What does a socialised corporatocracy look like when the veils of “democracy” are briefly lifted? Only a week after the United States’ Federal Government effectively socialised its mortgage industry by taking over Fannie Mae and Freddie Mac (making 50% of existing mortgages and 70% of new mortgages government owned) to add to the existing socialised slice accounted for by the Federal Housing Administration, elements within that same Government are wheeling and dealing trying to come up with some “palatable” way to sell off the high-risk loving, failed investment shell Lehman’s in a way that avoids overtly committing too much public, immediate cash to the bailout. Not because it is averse to using public funds to shore up failed private investment schemes, of course, but mainly because the public kitty is unfortunately a little skint right now and needs another year or two of taxpayer take to fill it up again (about the most it can afford right now is to take an “eBay Approach” of accepting basically any junky crap as collateral for Treasury Notes). And by “palatable”, this means a purchase that would leave the Lehman’s principals with some acceptable bank from the whole mess and not prone to whining too much about it (much as the bid price for Bear Stearns was raised from $2 to $10 after the fact to assuage its major shareholders). Given the juicier targets in play, this seems unlikely.
Of course, the irony that this frantic dealing comes in the same week that the aristocratic division of the US Government (its “Senate”) issued a report concluding that the largest US banks had illegally colluded to enable foreign investment funds and hedge funds to improperly evade billions of dollars of US taxes, thereby profitting from the US market while avoiding any of the (mild) social responsibility to the commonwealth levied as a price for participation within that market and the right to extract wealth from that market. This revelation probably accounts for at least some of the apparent inability or reluctance of the US Government to commit public funds to a Lehman bailout, a factor that is preventing the other, circling vulture-mode banks from quickly “stepping in” to “save” Lehman Brothers. These titans of private enterprise will really only act in cases like this when their risk is diminished by large tranches of public funds, or loan guarantees.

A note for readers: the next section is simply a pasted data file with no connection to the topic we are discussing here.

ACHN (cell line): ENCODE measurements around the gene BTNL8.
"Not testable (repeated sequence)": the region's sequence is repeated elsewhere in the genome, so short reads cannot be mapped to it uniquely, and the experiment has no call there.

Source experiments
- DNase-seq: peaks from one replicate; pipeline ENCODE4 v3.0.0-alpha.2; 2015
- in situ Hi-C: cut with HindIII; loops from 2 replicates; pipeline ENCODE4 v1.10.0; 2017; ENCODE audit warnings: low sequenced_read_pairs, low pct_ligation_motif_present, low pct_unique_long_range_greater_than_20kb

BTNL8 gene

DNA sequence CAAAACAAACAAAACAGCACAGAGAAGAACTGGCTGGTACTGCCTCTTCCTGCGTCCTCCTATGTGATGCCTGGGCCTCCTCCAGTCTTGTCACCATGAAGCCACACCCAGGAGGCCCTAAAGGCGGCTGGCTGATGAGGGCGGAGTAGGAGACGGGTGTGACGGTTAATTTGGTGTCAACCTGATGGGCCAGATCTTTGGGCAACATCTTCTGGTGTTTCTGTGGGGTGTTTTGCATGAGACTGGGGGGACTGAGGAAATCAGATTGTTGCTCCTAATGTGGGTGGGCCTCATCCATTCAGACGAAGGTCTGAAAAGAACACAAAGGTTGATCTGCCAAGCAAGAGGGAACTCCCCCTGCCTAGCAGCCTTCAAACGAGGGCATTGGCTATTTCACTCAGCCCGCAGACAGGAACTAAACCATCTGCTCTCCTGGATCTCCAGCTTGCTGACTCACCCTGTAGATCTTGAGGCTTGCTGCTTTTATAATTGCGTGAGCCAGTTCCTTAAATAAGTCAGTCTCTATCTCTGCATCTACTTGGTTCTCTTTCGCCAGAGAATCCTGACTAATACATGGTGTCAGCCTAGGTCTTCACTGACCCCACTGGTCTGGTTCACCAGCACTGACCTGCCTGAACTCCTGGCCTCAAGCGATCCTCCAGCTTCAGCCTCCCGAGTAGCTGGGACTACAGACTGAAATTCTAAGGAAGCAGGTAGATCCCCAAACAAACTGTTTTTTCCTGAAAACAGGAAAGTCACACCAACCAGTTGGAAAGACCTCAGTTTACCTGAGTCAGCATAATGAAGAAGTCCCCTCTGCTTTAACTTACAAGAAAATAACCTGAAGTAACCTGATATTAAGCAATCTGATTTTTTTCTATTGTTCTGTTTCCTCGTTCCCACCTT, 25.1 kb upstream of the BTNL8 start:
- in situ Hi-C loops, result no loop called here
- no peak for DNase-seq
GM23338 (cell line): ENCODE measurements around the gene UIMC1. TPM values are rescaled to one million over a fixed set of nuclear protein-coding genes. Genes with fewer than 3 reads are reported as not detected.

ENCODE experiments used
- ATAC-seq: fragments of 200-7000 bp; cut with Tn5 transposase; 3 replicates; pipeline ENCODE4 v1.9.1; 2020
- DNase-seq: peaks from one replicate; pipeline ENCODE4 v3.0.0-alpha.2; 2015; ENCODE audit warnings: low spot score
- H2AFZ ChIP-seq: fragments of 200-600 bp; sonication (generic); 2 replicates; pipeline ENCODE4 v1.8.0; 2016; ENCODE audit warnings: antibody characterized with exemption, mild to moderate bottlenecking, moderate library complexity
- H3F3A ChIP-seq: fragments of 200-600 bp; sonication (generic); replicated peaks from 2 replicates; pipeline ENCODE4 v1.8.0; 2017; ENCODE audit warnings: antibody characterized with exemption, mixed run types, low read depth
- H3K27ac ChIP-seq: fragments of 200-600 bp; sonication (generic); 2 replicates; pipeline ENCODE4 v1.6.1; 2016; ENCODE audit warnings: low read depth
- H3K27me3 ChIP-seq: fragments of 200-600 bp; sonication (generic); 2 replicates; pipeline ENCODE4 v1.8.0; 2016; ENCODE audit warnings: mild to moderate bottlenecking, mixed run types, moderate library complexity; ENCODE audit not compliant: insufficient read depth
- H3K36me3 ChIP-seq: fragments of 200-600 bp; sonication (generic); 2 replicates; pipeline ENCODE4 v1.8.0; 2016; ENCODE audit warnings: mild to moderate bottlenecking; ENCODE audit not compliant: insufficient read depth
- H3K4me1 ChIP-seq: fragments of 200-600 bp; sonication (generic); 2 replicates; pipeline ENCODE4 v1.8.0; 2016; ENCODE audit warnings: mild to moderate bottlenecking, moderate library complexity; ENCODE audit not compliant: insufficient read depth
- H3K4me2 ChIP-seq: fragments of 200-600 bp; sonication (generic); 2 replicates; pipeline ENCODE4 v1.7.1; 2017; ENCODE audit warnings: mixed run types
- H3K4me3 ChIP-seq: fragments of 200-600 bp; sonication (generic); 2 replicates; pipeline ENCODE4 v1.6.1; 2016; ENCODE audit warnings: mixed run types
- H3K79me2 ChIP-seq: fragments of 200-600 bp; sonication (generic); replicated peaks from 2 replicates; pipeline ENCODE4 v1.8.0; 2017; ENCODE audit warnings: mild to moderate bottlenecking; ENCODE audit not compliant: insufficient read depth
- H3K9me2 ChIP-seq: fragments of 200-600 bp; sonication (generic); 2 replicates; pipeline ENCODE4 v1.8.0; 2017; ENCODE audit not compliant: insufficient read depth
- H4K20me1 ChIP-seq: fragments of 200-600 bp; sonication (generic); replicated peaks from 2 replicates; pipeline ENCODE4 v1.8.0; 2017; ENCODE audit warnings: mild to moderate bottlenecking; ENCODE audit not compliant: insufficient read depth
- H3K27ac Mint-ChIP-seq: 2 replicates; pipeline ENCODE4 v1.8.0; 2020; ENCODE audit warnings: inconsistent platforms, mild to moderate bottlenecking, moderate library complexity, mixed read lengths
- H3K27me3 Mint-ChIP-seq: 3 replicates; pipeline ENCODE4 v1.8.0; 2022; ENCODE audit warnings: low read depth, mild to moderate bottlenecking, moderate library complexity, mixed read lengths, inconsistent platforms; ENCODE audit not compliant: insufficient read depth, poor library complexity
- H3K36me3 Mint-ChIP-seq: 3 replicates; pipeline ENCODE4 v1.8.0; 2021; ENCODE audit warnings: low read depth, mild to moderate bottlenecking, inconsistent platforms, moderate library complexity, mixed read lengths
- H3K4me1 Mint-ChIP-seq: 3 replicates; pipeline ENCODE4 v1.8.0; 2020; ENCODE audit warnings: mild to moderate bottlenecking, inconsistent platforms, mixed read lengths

Some of the country’s biggest investment banks and brokerage firms — including Morgan Stanley, Lehman Brothers Holdings Inc., Citigroup Inc. and Merrill Lynch & Co. — marketed allegedly abusive transactions that helped foreign hedge-fund investors avoid billions of dollars in U.S. taxes over the past decade … Wall Street firms actively competed with one another in dreaming up complex transactions that allowed hedge funds to avoid withholding taxes imposed on dividends paid by U.S. companies
The strategies enabled investors to avoid paying the 30 per cent withholding tax on income by treating dividend payments as returns on so-called equity swaps, stock loans or other derivatives transactions … Transactions by Lehman Brothers, Morgan Stanley, Citigroup, Deutsche Bank, UBS and Merrill Lynch are included in the report … Lehman estimated that in 2004 alone its transactions enabled clients to avoid as much as $115m in dividend tax payments.
Foreigners who invest in the United States are exempt from many U.S. taxes. If they invest in a U.S. company that pays a dividend to shareholders, however, U.S. law requires foreign investors to pay taxes on the dividends they receive. Dividends sent abroad are meant to be taxed at a 30 percent rate in most countries and at 15 percent in countries that have a tax treaty with the United States … Many foreign shareholders never pay the dividend taxes they owe, in part because banks are helping them escape paying them.
This is what a dictatorship of the corporatariat looks like in the early 21st century, what Orwell might have called oligarchical corporatism. While the political theatre of the US public elections continues with alarmist mutterings about the “cost” of paying for a socialised healthcare system or a class-based downward trend for the redistribution of wealth emerging within the cacophony of the “culture war” cries of sexism, racism, ageism, competing religiosity and cronyism, behind the veil vast dynamic and interlocking financial and political directorates set the agenda and operate the mechanisms for the real, upward redistribution and allocation of productive wealth to the ownership class, many of whom owe no allegiance to any particular national government.